Driver Simulator Study Showed 12.9 Percent Increase in Vehicle Speeds and 30.1 Percent Decrease in Headway Distances for A Two-truck Platoon After Automated Truck Platooning Training.

Assessment of the Effect of Training on Automated Truck Platooning and Signage on Driver Behavior When Approaching Work Zones.

Date Posted

Investigation of Autonomous/Connected Vehicles in Work Zones

Summary Information

Automated truck platooning, a system that electronically "links" multiple trucks in a convoy, has been identified as an opportunity for efficiently using existing capacity and reducing fuel usage. The Iowa Department of Transportation (DOT) and Federal Highway Administration (FHWA) are exploring truck platooning technologies to better understand impacts on surrounding traffic. As a part of the FHWA Smart Work Zone Deployment Initiative, this study utilized a driving simulator and an eye tracker to examine truck platooning systems in work zones. Each simulation involved driving down a lane that is approaching a work zone, then encountering a truck platoon in the open lane adjacent to the zone. A total of 10 scenarios were conducted with each of the 32 participants. Researchers explained the meaning of “truck platoon” and the displayed signage to some participant groups (education), but did not provide any explanation to other participant groups (no education). The scenarios featured either two or four trucks per platoon, and three sign options (no sign, “Truck Platoon,” or the number of trucks). A post-simulator survey was conducted to collect demographic information and participant opinions on the effectiveness of the use of education and of the signage.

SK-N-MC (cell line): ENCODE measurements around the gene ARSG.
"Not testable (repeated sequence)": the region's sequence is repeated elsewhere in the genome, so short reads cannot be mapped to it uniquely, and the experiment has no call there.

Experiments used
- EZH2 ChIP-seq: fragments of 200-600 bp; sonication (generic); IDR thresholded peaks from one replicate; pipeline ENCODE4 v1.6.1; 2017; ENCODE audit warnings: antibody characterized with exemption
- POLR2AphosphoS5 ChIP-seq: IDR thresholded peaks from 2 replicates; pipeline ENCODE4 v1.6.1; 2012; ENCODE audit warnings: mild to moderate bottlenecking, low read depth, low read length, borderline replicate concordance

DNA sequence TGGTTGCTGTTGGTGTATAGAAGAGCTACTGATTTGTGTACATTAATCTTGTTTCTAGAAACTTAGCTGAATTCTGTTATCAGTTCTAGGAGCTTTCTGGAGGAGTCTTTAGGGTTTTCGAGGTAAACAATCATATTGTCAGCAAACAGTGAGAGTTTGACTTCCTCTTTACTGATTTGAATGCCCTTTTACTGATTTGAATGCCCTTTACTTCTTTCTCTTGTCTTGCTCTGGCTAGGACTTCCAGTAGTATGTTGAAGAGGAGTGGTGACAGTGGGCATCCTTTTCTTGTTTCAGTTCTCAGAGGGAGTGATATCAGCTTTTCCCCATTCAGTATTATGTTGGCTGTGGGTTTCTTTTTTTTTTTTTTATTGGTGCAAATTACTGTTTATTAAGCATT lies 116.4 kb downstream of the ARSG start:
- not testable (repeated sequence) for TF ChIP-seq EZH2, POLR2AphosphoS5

For the driver simulator tests, participants were asked to start in the right lane while approaching a work zone involving a right lane closure. As the subject-driven vehicle approaches, a truck platoon appears on the left lane with the leading truck driven by a research assistant. The human subject would then decide when to merge to the open lane and whether or not to overtake the truck platoon before merging. 

Seven measures of effectiveness (MOEs) and eye movement were collected during the driving simulation:

  1. driver behavior (follow platoon, bypass platoon, squeeze into platoon*)
  2. distance between the work zone and vehicle at the merge time;
  3. vehicle travel speed
  4. if the driver chose to stay behind the platoon, the headway after the vehicle merges into the open lane
  5. if the driver chose to bypass the platoon, the distance between the vehicle and front of the leading truck
  6. braking data; and
  7. blinker usage. Driver behaviors were classified into three categories: the driver slows down and stays behind the truck platoon, speeds up to bypass the platoon, or goes between platooned trucks.



  • In general, education led to an increase in speed regardless of the number of trucks in a platoon. When drivers chose to follow the two-truck platoon education, resulted in a 12.9 percent increase in vehicle travel speed and a 30.1 percent decrease in headway distance.
  • For no-education followers, “Truck Platoon” and “Number of Trucks” signage alone resulted in an 8.66 percent and 6.74 percent increase in speed, and a 12.88 percent and 13.13 percent decrease in headway distance, respectively.
  • Education paired with “Truck Platoon” signage resulted in a 7.57 percent increase in speed and a 16.47 percent decrease in headway distance. Education paired with “Number of Trucks” signage resulted in a 6.22 percent increase in speed and a 21.20 decrease in headway distance.
  • The use of truck signage led to a 6.4 to 17.8 increase in the number of drivers who chose to bypass the platoon.


*None of the drivers attempted to squeeze into the platoon

Investigation of Autonomous/Connected Vehicles in Work Zones

Investigation of Autonomous/Connected Vehicles in Work Zones
Source Publication Date
Sun, Carlos; Praveen Edara; Yaw Adu-Gyamfi; Joe Reneker; and Siyang Zhang
Prepared by the University of Missouri for the Iowa Department of Transportation and Federal Highway Administration
Other Reference Number
Report No. InTrans Project 18-646
Results Type